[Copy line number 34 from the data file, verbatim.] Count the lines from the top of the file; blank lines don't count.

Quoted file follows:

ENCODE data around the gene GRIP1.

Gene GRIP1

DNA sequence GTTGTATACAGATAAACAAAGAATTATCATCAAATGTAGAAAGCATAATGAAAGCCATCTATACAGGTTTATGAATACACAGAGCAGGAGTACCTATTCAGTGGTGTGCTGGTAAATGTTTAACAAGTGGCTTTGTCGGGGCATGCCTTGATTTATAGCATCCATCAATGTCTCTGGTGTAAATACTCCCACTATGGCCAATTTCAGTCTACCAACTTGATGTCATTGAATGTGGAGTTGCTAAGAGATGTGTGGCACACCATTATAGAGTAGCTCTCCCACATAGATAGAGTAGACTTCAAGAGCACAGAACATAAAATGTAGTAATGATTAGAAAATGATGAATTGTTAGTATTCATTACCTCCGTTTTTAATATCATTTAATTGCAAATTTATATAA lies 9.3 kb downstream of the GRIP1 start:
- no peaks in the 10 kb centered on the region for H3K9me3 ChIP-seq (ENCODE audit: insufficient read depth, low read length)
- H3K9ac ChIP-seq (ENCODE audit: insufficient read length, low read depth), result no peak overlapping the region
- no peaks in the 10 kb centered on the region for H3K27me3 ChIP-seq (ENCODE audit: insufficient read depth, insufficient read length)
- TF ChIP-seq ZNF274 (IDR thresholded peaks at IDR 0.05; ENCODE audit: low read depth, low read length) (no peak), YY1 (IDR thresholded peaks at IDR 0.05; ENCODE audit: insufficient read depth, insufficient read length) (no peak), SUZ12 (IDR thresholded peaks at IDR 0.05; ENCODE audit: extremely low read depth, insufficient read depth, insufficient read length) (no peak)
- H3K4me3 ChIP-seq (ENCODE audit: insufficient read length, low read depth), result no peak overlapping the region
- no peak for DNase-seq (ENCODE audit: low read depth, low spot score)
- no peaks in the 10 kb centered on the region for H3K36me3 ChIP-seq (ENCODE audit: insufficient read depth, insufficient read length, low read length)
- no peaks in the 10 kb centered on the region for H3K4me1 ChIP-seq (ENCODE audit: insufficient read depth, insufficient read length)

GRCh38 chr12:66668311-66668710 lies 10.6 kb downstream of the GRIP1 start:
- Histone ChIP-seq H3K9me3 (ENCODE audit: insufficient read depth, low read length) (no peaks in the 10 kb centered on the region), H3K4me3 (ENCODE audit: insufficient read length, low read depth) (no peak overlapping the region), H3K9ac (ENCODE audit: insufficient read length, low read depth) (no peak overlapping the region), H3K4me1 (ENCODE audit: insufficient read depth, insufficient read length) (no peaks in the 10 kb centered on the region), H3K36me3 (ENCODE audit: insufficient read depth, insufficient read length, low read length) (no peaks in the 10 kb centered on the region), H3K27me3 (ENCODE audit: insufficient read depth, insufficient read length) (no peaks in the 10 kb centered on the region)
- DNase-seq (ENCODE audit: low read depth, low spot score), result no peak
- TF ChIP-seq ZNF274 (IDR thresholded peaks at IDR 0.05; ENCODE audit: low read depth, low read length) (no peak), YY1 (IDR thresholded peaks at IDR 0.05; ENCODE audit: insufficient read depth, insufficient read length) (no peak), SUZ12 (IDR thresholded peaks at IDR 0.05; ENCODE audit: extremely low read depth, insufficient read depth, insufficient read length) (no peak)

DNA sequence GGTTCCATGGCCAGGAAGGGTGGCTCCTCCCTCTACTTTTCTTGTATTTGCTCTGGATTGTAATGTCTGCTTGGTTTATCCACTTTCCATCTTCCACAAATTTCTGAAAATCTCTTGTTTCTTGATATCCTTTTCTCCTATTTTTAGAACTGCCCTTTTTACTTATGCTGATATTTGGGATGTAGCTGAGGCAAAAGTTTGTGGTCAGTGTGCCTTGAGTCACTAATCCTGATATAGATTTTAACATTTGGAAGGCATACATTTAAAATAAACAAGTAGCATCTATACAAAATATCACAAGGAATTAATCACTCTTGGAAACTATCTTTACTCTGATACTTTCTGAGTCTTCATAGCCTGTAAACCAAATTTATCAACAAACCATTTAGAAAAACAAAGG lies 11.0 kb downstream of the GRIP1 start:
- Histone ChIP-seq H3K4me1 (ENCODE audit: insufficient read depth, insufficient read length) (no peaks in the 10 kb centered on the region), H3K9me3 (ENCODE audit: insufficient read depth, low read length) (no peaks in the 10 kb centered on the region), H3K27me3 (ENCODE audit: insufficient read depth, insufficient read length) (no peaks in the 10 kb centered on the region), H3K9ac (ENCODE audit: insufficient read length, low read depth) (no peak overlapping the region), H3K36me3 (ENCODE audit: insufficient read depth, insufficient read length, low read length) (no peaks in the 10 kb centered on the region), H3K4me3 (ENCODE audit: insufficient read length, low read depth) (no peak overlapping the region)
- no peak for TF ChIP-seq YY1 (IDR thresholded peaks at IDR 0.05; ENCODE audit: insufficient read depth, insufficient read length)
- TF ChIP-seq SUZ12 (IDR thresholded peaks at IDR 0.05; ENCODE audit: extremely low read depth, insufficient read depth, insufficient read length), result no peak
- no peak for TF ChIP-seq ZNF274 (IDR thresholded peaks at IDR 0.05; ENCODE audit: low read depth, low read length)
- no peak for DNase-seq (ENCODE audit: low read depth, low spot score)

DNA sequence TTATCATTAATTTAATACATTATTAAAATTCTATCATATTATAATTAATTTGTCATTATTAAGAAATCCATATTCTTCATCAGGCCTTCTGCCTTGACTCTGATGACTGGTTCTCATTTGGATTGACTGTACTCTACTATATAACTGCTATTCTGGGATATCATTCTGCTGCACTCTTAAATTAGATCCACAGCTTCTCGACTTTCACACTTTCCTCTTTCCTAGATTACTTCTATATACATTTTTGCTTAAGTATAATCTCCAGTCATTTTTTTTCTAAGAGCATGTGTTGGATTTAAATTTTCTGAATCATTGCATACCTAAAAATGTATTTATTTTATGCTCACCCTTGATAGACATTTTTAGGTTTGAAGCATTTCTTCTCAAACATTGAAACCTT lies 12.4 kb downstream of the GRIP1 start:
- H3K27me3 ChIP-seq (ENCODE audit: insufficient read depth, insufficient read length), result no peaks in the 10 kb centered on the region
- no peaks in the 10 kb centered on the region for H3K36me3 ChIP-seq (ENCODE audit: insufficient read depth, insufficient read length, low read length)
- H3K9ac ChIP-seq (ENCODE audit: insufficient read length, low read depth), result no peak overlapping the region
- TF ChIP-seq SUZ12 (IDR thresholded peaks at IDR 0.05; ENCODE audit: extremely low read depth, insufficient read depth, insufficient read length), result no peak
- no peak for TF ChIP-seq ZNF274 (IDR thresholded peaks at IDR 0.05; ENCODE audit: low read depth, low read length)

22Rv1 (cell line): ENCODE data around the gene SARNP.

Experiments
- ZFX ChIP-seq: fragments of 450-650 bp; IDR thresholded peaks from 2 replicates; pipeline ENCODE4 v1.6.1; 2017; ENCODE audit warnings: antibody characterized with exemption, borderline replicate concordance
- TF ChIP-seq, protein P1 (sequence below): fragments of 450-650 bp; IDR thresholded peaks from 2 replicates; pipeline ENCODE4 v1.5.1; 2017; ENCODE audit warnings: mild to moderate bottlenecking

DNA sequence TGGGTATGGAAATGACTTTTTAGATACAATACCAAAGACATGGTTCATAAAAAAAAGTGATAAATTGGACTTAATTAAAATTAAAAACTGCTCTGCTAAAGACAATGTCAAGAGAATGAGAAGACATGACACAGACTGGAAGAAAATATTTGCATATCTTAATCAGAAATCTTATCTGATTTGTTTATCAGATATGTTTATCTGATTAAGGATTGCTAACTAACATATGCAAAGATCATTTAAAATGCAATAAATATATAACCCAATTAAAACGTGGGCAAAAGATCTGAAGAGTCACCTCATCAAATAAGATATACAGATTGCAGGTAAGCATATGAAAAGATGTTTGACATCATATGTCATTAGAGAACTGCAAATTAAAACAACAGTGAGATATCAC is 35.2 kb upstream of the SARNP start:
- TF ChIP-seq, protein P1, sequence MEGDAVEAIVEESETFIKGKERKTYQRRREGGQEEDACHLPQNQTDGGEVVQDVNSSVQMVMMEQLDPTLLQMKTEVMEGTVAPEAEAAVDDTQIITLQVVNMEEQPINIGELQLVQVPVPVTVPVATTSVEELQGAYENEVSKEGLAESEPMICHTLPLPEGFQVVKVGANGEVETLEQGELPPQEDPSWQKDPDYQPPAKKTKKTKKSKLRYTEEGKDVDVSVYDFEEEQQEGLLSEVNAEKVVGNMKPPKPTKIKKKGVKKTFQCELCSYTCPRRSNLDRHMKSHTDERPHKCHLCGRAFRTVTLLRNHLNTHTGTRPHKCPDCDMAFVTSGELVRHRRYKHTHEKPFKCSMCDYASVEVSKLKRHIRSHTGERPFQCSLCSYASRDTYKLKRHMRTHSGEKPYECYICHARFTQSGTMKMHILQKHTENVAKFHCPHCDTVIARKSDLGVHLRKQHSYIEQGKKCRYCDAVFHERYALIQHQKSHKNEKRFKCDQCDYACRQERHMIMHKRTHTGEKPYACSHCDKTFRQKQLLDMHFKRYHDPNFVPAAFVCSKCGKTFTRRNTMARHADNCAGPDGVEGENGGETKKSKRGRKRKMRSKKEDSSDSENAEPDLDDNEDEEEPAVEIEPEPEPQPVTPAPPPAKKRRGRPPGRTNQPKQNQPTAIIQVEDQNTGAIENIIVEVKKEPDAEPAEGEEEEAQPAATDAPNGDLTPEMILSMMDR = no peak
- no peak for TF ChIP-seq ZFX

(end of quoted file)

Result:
- no peak for TF ChIP-seq ZFX